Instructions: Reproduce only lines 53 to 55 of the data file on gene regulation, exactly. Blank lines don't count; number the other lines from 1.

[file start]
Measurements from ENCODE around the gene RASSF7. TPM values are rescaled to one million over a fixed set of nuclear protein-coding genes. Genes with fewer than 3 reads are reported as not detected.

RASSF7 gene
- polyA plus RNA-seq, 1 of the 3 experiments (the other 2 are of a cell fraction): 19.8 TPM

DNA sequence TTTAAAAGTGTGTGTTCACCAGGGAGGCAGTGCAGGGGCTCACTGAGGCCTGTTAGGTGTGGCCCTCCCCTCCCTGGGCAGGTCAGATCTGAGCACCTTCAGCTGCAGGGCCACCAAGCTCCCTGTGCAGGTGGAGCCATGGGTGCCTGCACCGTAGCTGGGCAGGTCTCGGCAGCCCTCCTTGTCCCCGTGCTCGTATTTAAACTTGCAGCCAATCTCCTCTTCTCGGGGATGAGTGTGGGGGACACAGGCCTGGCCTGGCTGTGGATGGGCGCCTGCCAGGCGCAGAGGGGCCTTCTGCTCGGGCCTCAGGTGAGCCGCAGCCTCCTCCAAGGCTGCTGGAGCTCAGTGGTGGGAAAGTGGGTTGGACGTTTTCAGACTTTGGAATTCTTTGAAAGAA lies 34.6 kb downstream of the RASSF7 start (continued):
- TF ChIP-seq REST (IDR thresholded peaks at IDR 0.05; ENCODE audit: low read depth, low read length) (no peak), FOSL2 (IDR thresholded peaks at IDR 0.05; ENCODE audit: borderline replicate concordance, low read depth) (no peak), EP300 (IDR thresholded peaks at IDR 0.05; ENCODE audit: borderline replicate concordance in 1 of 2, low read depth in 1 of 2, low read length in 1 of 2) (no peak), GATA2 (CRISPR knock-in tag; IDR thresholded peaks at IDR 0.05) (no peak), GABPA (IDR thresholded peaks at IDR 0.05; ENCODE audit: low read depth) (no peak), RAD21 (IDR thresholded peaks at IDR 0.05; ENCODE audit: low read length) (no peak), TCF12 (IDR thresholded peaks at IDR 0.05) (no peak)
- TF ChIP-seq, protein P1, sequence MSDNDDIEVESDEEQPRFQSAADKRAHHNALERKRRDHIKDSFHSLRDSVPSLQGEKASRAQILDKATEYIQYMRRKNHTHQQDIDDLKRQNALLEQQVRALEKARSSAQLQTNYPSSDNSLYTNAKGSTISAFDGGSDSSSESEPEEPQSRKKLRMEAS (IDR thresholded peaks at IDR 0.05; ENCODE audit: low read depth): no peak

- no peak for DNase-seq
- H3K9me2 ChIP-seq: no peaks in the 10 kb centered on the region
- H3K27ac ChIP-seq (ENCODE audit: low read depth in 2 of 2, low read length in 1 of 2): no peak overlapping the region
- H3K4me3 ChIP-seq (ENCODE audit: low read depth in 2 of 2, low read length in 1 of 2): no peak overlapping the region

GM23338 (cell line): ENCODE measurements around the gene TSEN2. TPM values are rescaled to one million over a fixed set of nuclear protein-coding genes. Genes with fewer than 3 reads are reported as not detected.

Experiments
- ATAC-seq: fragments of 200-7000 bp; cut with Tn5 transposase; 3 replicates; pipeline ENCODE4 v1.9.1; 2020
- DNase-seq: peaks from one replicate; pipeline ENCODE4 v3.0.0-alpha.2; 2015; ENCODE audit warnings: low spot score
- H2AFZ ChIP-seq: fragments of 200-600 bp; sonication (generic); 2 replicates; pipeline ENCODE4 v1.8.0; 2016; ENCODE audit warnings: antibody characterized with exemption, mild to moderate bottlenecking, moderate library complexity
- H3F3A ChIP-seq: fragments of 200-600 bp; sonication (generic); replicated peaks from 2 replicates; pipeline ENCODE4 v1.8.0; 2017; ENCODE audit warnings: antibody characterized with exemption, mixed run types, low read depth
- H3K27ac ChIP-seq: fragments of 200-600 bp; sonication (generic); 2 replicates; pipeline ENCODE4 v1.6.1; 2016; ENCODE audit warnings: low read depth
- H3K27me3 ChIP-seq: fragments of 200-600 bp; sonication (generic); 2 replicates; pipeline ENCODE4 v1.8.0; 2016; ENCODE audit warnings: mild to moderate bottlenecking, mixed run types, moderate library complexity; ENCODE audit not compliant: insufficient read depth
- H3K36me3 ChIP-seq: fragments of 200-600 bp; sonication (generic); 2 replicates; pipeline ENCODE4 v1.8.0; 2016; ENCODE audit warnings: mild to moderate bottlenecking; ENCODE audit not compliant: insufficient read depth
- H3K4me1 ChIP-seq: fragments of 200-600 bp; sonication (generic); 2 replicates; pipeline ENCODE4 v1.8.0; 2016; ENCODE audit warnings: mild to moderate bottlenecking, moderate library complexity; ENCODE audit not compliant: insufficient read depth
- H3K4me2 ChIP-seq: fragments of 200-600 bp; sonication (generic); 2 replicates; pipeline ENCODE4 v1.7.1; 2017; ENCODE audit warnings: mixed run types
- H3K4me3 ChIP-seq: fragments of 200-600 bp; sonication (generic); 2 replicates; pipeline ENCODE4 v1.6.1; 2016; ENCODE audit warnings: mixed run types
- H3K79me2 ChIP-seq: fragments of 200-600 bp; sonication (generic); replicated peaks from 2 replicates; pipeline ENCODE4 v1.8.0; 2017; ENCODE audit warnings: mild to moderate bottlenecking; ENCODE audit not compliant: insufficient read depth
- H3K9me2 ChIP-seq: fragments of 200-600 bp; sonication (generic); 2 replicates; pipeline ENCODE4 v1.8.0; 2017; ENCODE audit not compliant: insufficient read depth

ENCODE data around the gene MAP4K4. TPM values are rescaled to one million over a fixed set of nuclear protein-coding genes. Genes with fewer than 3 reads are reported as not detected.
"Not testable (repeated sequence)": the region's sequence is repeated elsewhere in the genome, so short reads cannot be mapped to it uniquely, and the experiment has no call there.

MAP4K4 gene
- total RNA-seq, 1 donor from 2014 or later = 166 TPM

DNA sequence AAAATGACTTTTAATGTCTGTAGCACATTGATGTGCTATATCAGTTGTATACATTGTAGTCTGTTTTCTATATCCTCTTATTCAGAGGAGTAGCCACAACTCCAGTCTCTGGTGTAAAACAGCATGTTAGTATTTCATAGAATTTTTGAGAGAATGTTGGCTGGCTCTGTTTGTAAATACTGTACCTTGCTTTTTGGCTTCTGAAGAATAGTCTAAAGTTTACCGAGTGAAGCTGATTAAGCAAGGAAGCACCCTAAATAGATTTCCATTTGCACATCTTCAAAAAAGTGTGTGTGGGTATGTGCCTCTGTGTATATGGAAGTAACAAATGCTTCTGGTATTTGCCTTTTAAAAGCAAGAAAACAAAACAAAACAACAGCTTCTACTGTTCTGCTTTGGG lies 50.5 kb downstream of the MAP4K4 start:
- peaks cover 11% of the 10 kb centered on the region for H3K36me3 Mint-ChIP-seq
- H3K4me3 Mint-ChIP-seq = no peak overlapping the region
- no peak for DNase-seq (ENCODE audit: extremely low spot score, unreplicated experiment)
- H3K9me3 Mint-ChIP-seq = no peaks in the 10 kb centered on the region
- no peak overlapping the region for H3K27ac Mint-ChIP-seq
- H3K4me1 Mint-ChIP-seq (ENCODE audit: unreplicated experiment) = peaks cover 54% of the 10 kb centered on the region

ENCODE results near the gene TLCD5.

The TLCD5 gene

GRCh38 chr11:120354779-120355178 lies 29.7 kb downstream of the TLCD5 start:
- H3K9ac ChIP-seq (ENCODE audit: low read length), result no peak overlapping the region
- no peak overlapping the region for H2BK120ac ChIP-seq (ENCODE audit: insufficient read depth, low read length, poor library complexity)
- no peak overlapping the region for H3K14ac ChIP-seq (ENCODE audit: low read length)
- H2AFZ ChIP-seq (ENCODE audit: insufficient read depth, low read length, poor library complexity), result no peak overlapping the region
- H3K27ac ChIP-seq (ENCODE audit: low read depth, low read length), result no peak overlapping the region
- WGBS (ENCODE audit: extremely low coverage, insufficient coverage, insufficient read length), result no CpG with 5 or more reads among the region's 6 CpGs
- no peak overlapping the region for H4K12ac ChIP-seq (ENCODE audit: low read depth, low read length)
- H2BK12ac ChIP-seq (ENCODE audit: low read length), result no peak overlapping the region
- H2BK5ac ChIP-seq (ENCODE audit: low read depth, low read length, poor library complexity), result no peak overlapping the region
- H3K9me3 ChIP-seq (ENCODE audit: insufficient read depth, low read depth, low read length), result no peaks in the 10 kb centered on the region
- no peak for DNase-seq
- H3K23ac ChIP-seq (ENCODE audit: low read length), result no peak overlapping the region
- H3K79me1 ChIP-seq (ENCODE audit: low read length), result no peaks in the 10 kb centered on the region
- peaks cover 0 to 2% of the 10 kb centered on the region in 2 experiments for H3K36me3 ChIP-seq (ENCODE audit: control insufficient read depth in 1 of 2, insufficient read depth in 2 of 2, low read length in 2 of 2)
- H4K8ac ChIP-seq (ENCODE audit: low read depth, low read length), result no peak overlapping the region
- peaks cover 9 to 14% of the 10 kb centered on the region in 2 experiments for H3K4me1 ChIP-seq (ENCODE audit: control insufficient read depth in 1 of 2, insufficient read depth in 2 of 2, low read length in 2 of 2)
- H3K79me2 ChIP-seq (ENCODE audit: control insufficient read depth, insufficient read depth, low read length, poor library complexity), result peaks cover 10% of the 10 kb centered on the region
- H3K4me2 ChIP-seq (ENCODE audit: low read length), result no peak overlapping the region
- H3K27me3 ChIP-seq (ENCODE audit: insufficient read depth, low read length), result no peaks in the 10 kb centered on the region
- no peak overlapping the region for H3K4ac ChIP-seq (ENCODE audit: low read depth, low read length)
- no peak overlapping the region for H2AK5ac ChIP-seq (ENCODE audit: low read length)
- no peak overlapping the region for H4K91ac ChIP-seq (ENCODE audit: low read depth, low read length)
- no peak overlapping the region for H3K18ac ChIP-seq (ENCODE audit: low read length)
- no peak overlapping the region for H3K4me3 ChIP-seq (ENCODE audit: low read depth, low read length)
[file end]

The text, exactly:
- H4K8ac ChIP-seq (ENCODE audit: low read depth, low read length), result no peak overlapping the region
- peaks cover 9 to 14% of the 10 kb centered on the region in 2 experiments for H3K4me1 ChIP-seq (ENCODE audit: control insufficient read depth in 1 of 2, insufficient read depth in 2 of 2, low read length in 2 of 2)
- H3K79me2 ChIP-seq (ENCODE audit: control insufficient read depth, insufficient read depth, low read length, poor library complexity), result peaks cover 10% of the 10 kb centered on the region